God's Love Is Persistent

Mark opens his gospel with the declaration: "the good news of the gospel of Jesus Christ." Here we discover God's love in action in the life of Jesus. The whole Bible is a commentary on the grace of God which seeks to save. Why wasn't Israel given up as hopeless because of her constant bickering, criticism, and failure? Why wasn't Jacob cast out on the scrap heap for his warped and twisted ways? Why wasn't David disowned by God for the dark and degrading deed that made his name a byword in the land? Why wasn't Peter left to sink after his base denial? Why wasn't Saul of Tarsus, persecutor, blasphemer, hater of Christ, blotted out of the Book of Life forever? Why is it that God has not given up on us? We have spurned God's love, polluted God's creation, and mocked God's purpose with cruel acts of inhumanity. Why doesn't God just go ahead and allow us to self-destruct? Because there is nothing in heaven or on earth so dogged, determined, stubborn, and persistent as the grace of God that wills to save.

Tom Long asks the question in his book Shepherds and Bathrobes: "Have you ever noticed where God placed his treasure that he was seeking to deposit on the earth?" The treasure is not gold, but gospel. Not silver, but good news. Not hard, cold cash, but grace, love, and peace.

He points out that God could have left it with the politicians, those who are responsible for collecting taxes, building schools, and passing laws, but God didn't. God could have left this treasure with Zechariah, the high priest, but his unbelief took him out of the picture. Long states that God left the treasure in the least likely of places: in the love, care, and nurture of a first century peasant woman chosen as the "handmaiden of the Lord." God's treasure was left with the most powerless figure in the ancient world. Doesn't that tell you something about God's grace in today's world?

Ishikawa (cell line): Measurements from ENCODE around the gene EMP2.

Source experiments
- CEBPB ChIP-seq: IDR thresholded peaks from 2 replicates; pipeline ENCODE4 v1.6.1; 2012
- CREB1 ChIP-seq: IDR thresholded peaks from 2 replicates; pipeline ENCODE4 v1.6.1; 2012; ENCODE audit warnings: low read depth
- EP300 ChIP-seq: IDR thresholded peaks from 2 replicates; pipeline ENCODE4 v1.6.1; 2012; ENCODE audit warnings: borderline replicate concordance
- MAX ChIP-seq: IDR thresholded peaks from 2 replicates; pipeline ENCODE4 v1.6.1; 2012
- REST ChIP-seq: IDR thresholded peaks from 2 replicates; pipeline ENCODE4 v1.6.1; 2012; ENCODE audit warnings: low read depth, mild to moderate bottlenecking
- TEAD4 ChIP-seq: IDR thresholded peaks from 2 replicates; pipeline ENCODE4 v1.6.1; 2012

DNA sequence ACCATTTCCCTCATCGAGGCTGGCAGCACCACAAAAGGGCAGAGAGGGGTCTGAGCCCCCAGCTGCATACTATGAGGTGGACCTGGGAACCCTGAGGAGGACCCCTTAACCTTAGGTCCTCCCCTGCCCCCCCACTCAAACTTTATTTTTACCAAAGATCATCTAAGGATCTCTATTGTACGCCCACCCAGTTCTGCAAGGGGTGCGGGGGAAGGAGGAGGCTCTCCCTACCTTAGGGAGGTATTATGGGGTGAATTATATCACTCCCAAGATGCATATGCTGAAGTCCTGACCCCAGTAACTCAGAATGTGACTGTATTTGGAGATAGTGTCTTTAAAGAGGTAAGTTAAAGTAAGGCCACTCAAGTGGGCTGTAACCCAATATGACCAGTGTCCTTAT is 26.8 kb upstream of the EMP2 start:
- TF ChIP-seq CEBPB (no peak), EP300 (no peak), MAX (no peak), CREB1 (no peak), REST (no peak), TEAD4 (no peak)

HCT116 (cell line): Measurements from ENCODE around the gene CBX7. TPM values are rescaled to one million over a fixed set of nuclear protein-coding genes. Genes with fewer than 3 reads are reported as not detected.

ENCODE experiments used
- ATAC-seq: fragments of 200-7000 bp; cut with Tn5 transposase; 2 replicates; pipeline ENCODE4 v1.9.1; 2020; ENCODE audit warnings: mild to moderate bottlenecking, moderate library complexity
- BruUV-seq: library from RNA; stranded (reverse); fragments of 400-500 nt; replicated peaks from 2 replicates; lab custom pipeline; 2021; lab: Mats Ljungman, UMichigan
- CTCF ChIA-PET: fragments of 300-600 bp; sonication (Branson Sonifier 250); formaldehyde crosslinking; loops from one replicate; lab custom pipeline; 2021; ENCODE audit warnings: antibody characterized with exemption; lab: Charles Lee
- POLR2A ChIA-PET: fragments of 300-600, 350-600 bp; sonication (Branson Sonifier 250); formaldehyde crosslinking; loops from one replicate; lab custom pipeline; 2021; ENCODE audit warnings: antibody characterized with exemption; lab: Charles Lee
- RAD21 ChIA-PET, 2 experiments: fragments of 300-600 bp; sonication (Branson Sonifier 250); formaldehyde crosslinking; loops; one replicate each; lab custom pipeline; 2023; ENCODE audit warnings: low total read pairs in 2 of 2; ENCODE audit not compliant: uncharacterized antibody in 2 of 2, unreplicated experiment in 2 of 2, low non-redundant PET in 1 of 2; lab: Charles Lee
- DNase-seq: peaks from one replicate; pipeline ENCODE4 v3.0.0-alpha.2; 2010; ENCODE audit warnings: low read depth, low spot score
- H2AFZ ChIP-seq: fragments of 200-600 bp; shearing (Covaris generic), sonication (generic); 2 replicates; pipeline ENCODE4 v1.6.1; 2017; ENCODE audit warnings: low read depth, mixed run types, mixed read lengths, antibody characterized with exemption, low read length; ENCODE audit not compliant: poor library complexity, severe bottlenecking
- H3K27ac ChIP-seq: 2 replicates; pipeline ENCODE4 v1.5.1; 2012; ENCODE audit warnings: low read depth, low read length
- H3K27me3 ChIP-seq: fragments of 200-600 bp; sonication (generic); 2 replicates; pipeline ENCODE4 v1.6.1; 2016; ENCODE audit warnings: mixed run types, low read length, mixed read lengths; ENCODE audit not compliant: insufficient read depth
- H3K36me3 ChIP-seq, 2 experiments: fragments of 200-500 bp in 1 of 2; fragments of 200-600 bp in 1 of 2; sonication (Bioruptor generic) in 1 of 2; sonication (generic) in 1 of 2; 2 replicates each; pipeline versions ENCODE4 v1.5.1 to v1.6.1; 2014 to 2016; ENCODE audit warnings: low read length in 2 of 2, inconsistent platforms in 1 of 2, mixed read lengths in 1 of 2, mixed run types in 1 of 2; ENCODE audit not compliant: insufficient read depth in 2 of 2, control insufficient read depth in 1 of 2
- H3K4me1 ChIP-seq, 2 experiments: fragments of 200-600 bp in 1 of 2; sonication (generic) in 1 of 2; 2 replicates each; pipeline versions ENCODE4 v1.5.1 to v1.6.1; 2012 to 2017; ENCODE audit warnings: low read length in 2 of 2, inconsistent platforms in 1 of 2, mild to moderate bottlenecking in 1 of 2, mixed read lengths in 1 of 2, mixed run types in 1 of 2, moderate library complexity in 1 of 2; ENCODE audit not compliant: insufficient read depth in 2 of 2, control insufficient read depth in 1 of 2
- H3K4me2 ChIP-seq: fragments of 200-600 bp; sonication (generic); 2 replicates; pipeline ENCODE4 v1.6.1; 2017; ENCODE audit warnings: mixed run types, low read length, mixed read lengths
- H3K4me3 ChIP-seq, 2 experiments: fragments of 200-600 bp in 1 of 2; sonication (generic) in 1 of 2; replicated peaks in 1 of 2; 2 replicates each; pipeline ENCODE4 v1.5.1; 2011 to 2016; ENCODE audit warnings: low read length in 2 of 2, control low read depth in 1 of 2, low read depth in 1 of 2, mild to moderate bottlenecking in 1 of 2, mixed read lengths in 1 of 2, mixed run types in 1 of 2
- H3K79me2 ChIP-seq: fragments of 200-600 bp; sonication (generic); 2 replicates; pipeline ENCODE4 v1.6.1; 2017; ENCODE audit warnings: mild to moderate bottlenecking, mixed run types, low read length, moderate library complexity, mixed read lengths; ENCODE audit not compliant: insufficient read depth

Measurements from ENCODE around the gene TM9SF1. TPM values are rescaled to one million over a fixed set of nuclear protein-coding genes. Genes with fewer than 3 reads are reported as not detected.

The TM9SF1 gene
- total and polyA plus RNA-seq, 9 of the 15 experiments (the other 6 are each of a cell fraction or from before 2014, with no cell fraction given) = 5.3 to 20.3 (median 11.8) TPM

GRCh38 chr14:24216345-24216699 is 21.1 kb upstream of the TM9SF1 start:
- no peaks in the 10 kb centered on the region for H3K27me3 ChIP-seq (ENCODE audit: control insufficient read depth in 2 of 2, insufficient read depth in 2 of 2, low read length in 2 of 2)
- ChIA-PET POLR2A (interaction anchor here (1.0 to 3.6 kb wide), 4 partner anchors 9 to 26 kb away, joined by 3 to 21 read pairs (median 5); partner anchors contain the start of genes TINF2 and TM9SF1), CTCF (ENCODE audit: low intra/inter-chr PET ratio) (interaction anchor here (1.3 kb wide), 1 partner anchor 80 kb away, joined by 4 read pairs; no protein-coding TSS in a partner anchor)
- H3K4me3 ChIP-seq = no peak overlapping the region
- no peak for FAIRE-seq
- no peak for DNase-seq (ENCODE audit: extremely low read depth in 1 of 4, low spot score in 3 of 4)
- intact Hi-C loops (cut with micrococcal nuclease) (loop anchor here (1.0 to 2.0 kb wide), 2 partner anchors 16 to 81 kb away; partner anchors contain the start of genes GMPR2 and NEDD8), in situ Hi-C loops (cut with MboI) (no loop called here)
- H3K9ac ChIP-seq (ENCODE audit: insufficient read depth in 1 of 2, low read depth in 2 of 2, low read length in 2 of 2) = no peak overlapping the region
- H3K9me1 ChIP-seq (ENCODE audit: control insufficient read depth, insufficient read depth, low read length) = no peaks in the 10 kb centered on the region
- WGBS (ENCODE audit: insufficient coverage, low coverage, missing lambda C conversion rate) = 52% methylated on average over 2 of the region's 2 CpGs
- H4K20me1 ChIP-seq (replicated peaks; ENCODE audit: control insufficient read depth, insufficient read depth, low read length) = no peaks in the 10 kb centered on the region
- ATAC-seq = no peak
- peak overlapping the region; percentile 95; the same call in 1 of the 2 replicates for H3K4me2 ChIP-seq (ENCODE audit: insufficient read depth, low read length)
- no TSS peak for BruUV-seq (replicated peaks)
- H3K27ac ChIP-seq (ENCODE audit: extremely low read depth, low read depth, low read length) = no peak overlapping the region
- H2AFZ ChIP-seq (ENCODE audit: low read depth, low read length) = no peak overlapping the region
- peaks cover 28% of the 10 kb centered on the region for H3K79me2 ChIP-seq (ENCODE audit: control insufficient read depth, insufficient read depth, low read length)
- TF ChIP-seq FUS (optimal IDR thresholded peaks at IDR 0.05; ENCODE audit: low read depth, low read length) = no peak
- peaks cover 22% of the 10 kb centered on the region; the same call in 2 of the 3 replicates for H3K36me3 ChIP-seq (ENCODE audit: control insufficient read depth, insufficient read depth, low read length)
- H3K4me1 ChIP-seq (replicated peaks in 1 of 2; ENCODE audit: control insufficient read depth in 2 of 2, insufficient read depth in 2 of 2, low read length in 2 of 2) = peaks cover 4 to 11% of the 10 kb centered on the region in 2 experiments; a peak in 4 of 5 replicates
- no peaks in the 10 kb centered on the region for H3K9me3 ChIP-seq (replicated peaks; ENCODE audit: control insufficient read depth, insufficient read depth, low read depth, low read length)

We are constantly surprised by grace. Grace may be surprising, but grace is always amazing. God comes to us in the most unlikely place -- Bethlehem. God comes through the most unlikely of people -- Mary. God comes to us under the most unlikely circumstances -- the poverty of the Judean hills. Today, God through Christ comes again to the most unlikely people -- you and me. God comes to us at the level of our need. Knowing that we cannot go where God is, God comes to us where we are. This is what Mark calls "the good news of the gospel of Jesus Christ."